Unlike most people in the world, I never wonder if I will eat, only what I will eat. When Tim and I moved to the farm nine years ago, opting out of the suburban lifestyle was one of the motivators. Opting out of what Micheal Pollan calls the Big Food economy was another. Growing our own food isn’t just about avoiding GMOs and industrial fertilizers. It’s about having choices about what we eat. As less and less American soil is devoted to farming, those choices get more precious. President Obama lost me as a fan when he signed into law H.R. 933, an appropriation bill which included the Monsanto Protection Act. A republican senator from Missouri ( headquarters of biotech giant Monsanto) co-authored the portion of the bill with Monsanto execs  that protects Monsanto from being sued if any of its GMOS are proven to have caused harm to the millions of consumers who are eating it’s genetically modified foods. The provision also strips the USDA of the power to stop the sale and planting of potentially hazardous genetically engineered crops even if “in the course of its assessment the Department finds that it poses previously unrecognized risks.” (The corn syrup in your Coke is made with Monsanto GMO corn, just so you know).

Due to significant protest and activism on the part of people who are outraged at this free pass to Monsanto, Sen. Jeff Merkley (D-Oregon), plans to introduce an amendment that would repeal the section that protects Monsanto and other Big Ag companies. GMOs don’t scare me nearly as much as the Big Ag companies who can buy the political power to do whatever they want with our food supply. The growing food movement includes seed savers, home gardeners, small farmers; anyone who cares about the quality of the food they eat and the health of the soil that provides it.

More and more of our friends who live in urban or suburban environments are joining CSAs. Like having a small chicken coop in your back yard, being a member of a CSA or shopping at the farmer’s market is trendy. Like driving a hybrid, it’s a statement that you care about the environment, that you’re a conscious person. As another person who cares about the environment, I’m happy about that. But what if all those folks went out into their back yards and planted a garden? Got a little dirt under their fingernails? What if local parks devoted space for communal gardens? What if the “new food economy” were something that more Americans could participate in as a way of life?

I realize how lucky I am to be sitting in the midst of such bounty. Acres of green pasture and leafy woods. Clean air and the sounds of birdsong. And a freezer full of food. This year perhaps we’ll have a big party and cook as much of what’s still left from last year’s harvest. We’ll empty the pantry shelves, throw open the freezer. What we don’t eat will go home with our guests like party favors. Who wants strawberry jam? Lima beans, anyone? How about a duck?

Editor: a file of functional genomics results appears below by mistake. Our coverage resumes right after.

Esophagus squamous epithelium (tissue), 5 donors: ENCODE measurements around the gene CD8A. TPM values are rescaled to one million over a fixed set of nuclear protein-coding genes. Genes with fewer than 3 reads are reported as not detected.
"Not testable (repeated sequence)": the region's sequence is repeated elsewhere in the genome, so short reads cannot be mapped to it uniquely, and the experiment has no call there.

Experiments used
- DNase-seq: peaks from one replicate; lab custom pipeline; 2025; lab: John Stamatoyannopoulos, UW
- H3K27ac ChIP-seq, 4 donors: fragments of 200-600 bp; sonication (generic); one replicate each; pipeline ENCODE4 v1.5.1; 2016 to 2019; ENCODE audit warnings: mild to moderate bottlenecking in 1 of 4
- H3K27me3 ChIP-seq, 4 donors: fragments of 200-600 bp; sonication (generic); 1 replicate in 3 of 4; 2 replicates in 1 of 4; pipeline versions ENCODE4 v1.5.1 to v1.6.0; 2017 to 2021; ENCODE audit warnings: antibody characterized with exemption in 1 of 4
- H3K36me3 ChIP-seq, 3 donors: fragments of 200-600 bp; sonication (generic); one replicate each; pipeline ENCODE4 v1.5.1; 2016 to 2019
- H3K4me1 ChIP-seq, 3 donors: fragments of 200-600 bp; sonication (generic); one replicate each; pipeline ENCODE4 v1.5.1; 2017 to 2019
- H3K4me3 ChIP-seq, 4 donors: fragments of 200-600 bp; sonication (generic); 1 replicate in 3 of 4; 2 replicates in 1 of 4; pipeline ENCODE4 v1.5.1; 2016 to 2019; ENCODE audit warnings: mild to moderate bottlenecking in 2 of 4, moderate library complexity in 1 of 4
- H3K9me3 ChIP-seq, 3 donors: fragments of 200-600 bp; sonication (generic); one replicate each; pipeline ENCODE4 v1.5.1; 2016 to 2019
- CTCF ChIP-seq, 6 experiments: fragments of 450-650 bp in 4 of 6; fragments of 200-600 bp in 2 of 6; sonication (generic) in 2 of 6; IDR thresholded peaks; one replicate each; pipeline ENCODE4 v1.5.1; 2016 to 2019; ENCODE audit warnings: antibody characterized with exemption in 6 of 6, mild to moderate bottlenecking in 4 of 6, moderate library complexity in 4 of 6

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June 28, 2012

Berry Heaven

by Cynthia

the fruits of july

July means blackberries!   This photo is of Apache blackberries, a domestic variety that I planted along the fence around the garden.  Along our driveway are several wild blackberry brambles, and I’ll take the taste of those little gems over these big, fat domestic berries any day. The domestic berries are like Las Vegas strippers: plumped up, sexy, and easy to get.  Picking the wild ones involves a bit of preparation. The other day I suited up to pick wild berries- no skin exposed- tons of Deet- and my gardening gloves on.   I filled up my basket and then took off my picking clothes before ambling out to the garden to pick these easy guys! No thorns, no chiggers, and huge juicy berries.  The domestic berries are so easy to grow, I don’t understand why every yard doesn’t sport a few canes.

Apache is a nice domestic blackberry that just needs some good amended soil, a bit of sunshine and consistent watering for the first year to establish its root system. Plant the canes three feet apart along a fence line or string up a support with some posts and wire.They make a great privacy screen in the summer! The canes that grow in the first year are primocanes, and won’t produce fruit. Prune them to around four feet tall. The second season, they will become floricanes, and will be producing berries. After fruiting is over and the canes die, cut those first year canes out, and tie up the new canes, which will become the fruit producers the following year. If you want to grow blackberries, or raspberries, check out your local Farmer’s Co-op next year for good plants at reasonable prices.

Here is one day’s raspberry harvest from only 5 plants!


Here is  the reason I gain weight in the summer while everyone else is wasting away in the heat; Aunt Ina’s Quick Cobbler.  It’s just too easy. Pick the berries, make the cobbler, pig out. The recipe is in the Swan Family Cookbook, which was complied by one of my industrious cousins. You can’t buy it, unfortunately. So  you won’t get to see the photo of me at four years old with my finger stuck  up my nose that precedes the section on Salads. Too bad, right?